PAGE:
Some Parmesan Cheese Might Not Actually Be Parmesan Cheese, According To Bloomberg Report — Is Nothing Sacred Anymore?
I have some truly awful news, cheese lovers. That container of what claims to be 100 percent parmesan may not actually be parmesan. It might actually be other kinds of cheeses, and in some cases, it might actually be part cellulose, which is an additive derived from wood pulp. I know, right? Is nothing sacred anymore?
Now, the good news is that it's not like your grated parmesan is actually part wood shavings; furthermore, cellulose is perfectly safe to eat. It's listed by the FDA as a common fat replacer in foods ranging from dairy products to baked goods. But unfortunately it seems that a lot of Italian hard cheeses that are made in the United States contain a significant amount of cellulose — and plenty are also partly made up of other cheeses, too. And the problem is widespread enough that the FDA is cracking down, according to Bloomberg Business.
Well, when it comes to cellulose, the additive is an increasingly popular one in the United State; it's often used to give food a smooth consistency and to help a product retain moisture, preventing it from drying out. It's considered very safe — in fact, the Mayo Clinic suggests it might even be a good thing, since most American don't eat a lot of foods naturally high in fiber, while cellulose has it in spades — and it's used in everything from ice cream to salad dressing. So why is it such a problem with regards to the whole parmesan thing? Because many of the cheeses that scored highly on cellulose content are being advertised as "100 percent parmesan cheese." You can't advertise something as being 100 percent pure if it actually contains additives.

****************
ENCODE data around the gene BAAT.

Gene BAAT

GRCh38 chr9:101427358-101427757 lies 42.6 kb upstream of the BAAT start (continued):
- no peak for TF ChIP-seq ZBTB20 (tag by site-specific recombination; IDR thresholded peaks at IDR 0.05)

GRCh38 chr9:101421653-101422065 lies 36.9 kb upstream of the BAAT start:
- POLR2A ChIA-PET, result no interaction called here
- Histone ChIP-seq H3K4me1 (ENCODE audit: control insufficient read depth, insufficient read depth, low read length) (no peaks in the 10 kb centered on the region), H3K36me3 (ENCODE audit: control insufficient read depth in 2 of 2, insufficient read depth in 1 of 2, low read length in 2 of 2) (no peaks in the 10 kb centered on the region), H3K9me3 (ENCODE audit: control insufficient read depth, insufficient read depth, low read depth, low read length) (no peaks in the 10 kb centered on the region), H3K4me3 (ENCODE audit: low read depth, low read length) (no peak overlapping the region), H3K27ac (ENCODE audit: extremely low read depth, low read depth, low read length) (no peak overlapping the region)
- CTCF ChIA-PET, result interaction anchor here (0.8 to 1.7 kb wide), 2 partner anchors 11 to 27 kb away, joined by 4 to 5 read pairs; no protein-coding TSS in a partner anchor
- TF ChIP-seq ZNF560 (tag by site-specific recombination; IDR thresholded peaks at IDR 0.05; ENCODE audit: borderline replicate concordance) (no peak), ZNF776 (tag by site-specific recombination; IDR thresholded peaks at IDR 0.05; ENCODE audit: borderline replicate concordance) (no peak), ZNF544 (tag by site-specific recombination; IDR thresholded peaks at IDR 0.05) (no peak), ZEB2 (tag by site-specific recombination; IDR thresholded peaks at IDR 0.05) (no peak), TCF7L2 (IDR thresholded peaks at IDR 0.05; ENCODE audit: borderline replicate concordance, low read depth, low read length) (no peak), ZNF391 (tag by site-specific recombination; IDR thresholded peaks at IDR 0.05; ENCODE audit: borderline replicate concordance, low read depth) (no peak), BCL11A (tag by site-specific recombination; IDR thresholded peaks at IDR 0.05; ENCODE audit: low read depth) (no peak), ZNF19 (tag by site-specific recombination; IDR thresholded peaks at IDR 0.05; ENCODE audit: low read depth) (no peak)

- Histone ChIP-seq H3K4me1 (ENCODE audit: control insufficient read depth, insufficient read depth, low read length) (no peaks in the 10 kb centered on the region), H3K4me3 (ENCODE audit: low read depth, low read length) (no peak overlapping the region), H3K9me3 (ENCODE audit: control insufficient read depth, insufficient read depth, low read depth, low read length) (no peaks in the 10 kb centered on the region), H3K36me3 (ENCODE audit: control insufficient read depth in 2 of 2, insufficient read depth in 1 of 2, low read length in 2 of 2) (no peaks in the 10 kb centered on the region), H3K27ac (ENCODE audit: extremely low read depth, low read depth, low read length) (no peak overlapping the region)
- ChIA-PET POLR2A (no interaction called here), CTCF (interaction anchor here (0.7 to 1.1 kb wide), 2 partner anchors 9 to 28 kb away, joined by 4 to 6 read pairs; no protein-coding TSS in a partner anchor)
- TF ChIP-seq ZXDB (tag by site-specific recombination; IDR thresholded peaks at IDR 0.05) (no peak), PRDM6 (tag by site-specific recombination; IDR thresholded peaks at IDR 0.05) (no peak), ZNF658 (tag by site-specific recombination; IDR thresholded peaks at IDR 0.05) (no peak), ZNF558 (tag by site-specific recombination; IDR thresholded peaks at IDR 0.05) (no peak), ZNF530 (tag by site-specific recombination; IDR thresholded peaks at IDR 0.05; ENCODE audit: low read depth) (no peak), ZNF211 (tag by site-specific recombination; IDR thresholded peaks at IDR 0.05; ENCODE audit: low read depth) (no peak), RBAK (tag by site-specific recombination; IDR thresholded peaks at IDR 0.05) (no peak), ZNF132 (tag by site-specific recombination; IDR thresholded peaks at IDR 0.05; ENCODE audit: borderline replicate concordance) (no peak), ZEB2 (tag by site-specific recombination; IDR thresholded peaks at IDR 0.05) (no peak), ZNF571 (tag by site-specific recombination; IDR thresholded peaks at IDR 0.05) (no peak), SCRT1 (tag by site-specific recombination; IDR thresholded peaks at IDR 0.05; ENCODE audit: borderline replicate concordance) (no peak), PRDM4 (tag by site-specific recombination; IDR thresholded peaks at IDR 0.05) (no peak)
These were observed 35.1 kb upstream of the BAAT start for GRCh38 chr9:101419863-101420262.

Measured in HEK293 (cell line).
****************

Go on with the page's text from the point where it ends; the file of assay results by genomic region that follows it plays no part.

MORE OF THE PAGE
And it seems that doing so is a widespread problem. Bloomberg had several popular store brands of parmesan tested and got back a string of positive results for cellulose.
Bloomberg also found that companies may also add other types of cheese to their parmesan products. The thing about hard Italian cheeses is that, because they lose so much moisture during their production, it requires more milk in order to produce the same amount of hard cheese as it does softer cheeses like mozzarella or cheddar. As such, according to Bloomberg's report, it wasn't uncommon to find "100 percent parmesan" fortified with cheeses like mozzarella, white cheddar, and Swiss.
So how can you ensure that your cheesy goodness really is the type of cheesy goodness you're looking for? Well, it seems one way is to avoid pre-grated cheese. According to Arthur Schuman, a New Jersey-based cheese producer, grated cheese tends to be the worst offender. In fact, he told Bloomberg that when it comes to grated cheese, "Less than 40 percent of the product was actually a cheese product." So maybe buy your parmesan in a block and take the time to grate it yourself.
Hopefully, the FDA crackdown will ensure that manufacturers start shaping up quickly — after all, if there is one thing that ought to be sacred it's cheese — but in the meantime, make sure that stuff you're sprinkling on your pasta is what you intend to be sprinkling there.